United States v. Molina-Mendoza

Docket Number22-40732
Decision Date28 December 2023
PartiesUnited States of America, Plaintiff-Appellee, v. Walter Yovany Molina-Mendoza, Defendant-Appellant.
CourtU.S. Court of Appeals — Fifth Circuit


United States of America, Plaintiff-Appellee,

Walter Yovany Molina-Mendoza, Defendant-Appellant.

No. 22-40732

United States Court of Appeals, Fifth Circuit

December 28, 2023

Appeal from the United States District Court for the Southern District of Texas USDC No. 7:22-CR-756-1

Before BARKSDALE, ENGELHARDT, and WILSON, Circuit Judges.


Walter Yovany Molina-Mendoza pleaded guilty to illegally reentering the United States after removal, in violation of 8 U.S.C. § 1326(a) (outlining illegal reentry) and (b) (outlining penalties). He was sentenced to a within-Guidelines 57-months' sentence.


He asserts the court erred by, based on his three-year sentence for possessing a deadly weapon in a penal institution, assessing three criminalhistory points under Guideline § 4A1.1(a) (adding "3 points for each prior sentence of imprisonment exceeding one year and one month"); and applying an eight-level enhancement under Guideline § 2L1.2(b)(3)(B) ("increas[ing] by 8 levels" if sentence for felony conviction was "two years or more"). He contends: in the light of the credit he received for time served, the Government failed to establish, by a preponderance of evidence, he served a term of imprisonment for the deadly-weapon offense. Molina maintains this erroneously increased his Guidelines sentencing range, therefore, affecting his substantial rights.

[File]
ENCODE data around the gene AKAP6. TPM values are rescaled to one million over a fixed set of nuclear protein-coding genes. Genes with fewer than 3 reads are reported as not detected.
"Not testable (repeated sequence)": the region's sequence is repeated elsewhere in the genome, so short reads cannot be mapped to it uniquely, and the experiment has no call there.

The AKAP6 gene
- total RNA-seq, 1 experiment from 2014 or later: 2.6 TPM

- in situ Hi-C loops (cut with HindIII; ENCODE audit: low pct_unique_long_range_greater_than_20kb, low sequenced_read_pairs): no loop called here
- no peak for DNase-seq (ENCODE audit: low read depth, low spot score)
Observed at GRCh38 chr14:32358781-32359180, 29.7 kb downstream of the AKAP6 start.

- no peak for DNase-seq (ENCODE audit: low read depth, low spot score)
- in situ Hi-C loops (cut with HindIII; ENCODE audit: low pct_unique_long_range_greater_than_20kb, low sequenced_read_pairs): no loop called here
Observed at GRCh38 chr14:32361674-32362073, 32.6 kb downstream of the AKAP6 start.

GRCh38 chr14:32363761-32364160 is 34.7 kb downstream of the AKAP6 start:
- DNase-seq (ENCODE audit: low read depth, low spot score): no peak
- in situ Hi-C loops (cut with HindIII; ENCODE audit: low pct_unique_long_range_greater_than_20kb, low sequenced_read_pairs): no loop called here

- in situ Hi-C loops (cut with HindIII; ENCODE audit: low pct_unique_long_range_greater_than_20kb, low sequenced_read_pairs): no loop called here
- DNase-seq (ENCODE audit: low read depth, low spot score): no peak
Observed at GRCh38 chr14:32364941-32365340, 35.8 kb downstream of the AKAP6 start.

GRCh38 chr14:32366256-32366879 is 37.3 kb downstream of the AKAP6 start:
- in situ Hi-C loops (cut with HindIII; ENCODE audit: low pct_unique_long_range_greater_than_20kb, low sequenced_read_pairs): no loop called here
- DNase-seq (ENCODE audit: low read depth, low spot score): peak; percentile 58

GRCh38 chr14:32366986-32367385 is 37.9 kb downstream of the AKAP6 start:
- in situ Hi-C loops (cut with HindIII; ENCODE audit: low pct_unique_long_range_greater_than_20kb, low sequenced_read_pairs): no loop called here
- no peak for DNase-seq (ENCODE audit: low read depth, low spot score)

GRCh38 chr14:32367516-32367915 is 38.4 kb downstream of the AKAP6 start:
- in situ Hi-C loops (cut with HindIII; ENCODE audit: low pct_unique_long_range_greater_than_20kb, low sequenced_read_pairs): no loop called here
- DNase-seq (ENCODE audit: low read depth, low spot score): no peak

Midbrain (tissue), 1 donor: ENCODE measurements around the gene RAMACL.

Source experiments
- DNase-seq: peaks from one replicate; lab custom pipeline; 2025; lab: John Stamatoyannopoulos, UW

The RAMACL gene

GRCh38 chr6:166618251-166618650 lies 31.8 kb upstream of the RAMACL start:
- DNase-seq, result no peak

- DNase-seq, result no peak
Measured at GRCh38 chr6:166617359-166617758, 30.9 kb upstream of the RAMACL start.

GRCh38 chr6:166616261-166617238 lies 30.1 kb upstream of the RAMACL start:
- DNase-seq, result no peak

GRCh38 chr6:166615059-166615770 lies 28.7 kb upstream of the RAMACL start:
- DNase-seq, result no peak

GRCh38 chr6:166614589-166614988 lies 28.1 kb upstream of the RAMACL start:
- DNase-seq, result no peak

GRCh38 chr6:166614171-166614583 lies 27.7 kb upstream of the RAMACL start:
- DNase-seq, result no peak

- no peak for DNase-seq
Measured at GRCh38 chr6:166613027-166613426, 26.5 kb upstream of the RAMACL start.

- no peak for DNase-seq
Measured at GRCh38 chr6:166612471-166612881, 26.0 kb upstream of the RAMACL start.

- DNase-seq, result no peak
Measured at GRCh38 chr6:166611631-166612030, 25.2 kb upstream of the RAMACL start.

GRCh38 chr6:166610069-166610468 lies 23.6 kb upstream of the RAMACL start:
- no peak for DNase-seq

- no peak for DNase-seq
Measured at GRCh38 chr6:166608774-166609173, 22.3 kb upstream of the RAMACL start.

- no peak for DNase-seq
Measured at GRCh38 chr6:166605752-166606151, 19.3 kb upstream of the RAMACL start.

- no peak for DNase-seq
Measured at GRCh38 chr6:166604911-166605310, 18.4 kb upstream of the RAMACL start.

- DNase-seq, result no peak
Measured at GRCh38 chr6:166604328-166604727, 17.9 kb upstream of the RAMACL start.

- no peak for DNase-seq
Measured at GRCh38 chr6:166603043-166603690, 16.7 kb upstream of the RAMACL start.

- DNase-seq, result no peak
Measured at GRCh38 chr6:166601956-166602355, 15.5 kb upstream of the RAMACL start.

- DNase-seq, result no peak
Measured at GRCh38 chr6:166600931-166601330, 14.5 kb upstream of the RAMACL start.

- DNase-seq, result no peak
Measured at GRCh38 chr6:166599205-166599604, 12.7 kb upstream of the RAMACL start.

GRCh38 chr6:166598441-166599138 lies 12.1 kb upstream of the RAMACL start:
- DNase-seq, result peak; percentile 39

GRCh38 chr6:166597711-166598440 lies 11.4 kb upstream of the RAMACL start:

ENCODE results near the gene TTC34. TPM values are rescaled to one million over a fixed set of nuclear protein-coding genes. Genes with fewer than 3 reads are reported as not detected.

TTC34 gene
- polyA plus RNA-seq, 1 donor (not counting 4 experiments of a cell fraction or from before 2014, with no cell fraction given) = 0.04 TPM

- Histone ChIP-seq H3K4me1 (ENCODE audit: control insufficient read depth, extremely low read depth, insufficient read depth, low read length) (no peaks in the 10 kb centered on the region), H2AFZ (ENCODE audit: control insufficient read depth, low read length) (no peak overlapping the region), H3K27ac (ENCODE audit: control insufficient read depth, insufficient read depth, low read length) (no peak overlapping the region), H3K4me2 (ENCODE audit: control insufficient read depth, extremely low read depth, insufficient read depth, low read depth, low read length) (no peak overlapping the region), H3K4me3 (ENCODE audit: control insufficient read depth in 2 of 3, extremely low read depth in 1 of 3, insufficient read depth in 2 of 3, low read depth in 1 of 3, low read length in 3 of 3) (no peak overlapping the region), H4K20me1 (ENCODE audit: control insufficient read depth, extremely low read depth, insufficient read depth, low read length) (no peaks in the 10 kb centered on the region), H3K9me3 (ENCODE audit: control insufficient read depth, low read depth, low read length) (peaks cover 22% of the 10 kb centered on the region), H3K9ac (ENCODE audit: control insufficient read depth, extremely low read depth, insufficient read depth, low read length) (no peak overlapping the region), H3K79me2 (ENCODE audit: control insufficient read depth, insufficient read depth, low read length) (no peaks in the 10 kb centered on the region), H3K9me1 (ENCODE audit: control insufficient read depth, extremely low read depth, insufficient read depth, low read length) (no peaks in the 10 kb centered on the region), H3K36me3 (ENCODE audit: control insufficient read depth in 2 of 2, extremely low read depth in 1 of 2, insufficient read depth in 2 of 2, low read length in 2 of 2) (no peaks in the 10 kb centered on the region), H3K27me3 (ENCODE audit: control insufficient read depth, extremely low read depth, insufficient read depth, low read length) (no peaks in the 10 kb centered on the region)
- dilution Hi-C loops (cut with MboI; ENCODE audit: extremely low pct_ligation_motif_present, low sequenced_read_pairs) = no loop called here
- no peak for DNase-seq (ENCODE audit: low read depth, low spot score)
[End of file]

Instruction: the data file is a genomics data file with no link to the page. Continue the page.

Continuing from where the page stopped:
Because Molina did not preserve these issues in district court, review is only for plain error. E.g., United States v. Broussard, 669 F.3d 537, 546 (5th Cir. 2012). Under that standard, he must show a forfeited plain error (clear-or-obvious error, rather than one subject to reasonable dispute) that affected his substantial rights. Puckett v. United States, 556 U.S. 129, 135 (2009). If he makes that showing, we have the discretion to correct the reversible plain error, but generally should do so only if it "seriously affect[s] the fairness, integrity or public reputation of judicial proceedings". Id. (citation omitted).

Our court granted the Government's unopposed motion to supplement the record on appeal with state records regarding Molina's serving the deadly-weapon sentence. We consider "whether there is plain error at the time of appellate consideration"; therefore, we review the record as supplemented on appeal. United States v. Wikkerink, 841 F.3d 327, 332 (5th Cir. 2016) (citation omitted).

The record, as supplemented, shows Molina served at least some period...

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